Poetry of Psalm 40
The Poetry of Psalm 40
This page contains the Poetry of Psalm 40. Read the Poetry of Psalm 40 taken from "The Scottish Psalter of 1650" based on the work of Francis Rous. An unusual addition for Bible Study, Sunday School lessons and Biblical studies.
Poetry of Psalms
Poetry of Psalm 40
1 I waited for the Lord my God,
and patiently did bear;
At length to me he did incline
my voice and cry to hear.
2 He took me from a fearful pit,
and from the miry clay,
And on a rock he set my feet,
establishing my way.
3 He put a new song in my mouth,
our God to magnify:
Many shall see it, and shall fear,
and on the Lord rely.
4 O blessed is the man whose trust
upon the Lord relies;
Respecting not the proud, nor such
as turn aside to lies.
5 O Lord my God, full many are
the wonders thou hast done;
Thy gracious thoughts to us-ward far
above all thoughts are gone:
In order none can reckon them
to thee: if them declare,
And speak of them I would, they more
than can be numbered are.
6 No sacrifice nor offering
didst thou at all desire;
Mine ears thou bored: sin-off 'ring thou
and burnt didst not require:
7 Then to the Lord these were my words,
I come, behold and see;
Within the volume of the book
it written is of me:
8 To do thy will I take delight,
O thou my God that art;
Yea, that most holy law of thine
I have within my heart.
9 Within the congregation great
I righteousness did preach:
Lo, thou dost know, O Lord, that I
refrained not my speech.
10 I never did within my heart
conceal thy righteousness;
I thy salvation have declared,
and shown thy faithfulness:
Thy kindness, which most loving is,
concealed have not I,
Nor from the congregation great
have hid thy verity.
11 Thy tender mercies, Lord, from me
O do thou not restrain;
Thy loving-kindness, and thy truth,
let them me still maintain.
12 For ills past reck'ning compass me,
and mine iniquities
Such hold upon me taken have,
I cannot lift mine eyes:
They more than hairs are on mine head,
thence is my heart dismayed.
13 Be pleased, Lord, to rescue me;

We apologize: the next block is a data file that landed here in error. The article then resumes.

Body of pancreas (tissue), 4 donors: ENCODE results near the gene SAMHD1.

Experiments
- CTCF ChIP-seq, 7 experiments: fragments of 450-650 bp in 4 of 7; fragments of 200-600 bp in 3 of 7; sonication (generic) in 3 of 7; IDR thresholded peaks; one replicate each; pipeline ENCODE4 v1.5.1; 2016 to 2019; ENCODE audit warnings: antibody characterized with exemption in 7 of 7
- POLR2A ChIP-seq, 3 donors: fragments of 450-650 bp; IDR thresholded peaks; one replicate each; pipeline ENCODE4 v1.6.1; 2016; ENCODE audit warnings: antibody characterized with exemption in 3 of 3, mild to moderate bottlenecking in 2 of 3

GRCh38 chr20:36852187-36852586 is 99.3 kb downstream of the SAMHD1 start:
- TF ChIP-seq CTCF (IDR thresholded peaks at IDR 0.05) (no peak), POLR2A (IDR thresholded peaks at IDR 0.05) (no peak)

Lord, hasten to mine aid.
14 Shamed and confounded be they all
that seek my soul to kill;
Yea, let them backward driven be,
and shamed, that wish me ill.
15 For a reward of this their shame
confounded let them be.
That in this manner scoffing say,
Aha, aha! to me.
16 In thee let all be glad, and joy,
who seeking thee abide;
Who thy salvation love, say still,
The Lord be magnified.
17 I'm poor and needy, yet the Lord
of me a care doth take:
Thou art my help and savior,
my God, no tarrying make.
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The Scottish Psalter of 1650 and Psalm 40
We hope that you find the content of Psalm 40 and the words taken from "The Scottish Psalter of 1650", based on the work of Francis Rous, helpful to your Bible studies. 40 offers free access to
study the words contained in this Psalm in the Bible. The Summary, or overview, of the Psalm is as follows:
Summary of this Psalm
The happiness of him that
shall believe in Christ; notwithstanding the humility and poverty in
which he shall come: the malice of his enemies, especially of the
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Psalm 98 in the Bible, a
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to the Psalm of your choice. The summary of this Psalm is as
The happiness of him that shall believe in
Christ; notwithstanding the humility and poverty in which he shall
come: the malice of his enemies, especially of the traitor Judas.
Poetry of Psalm 40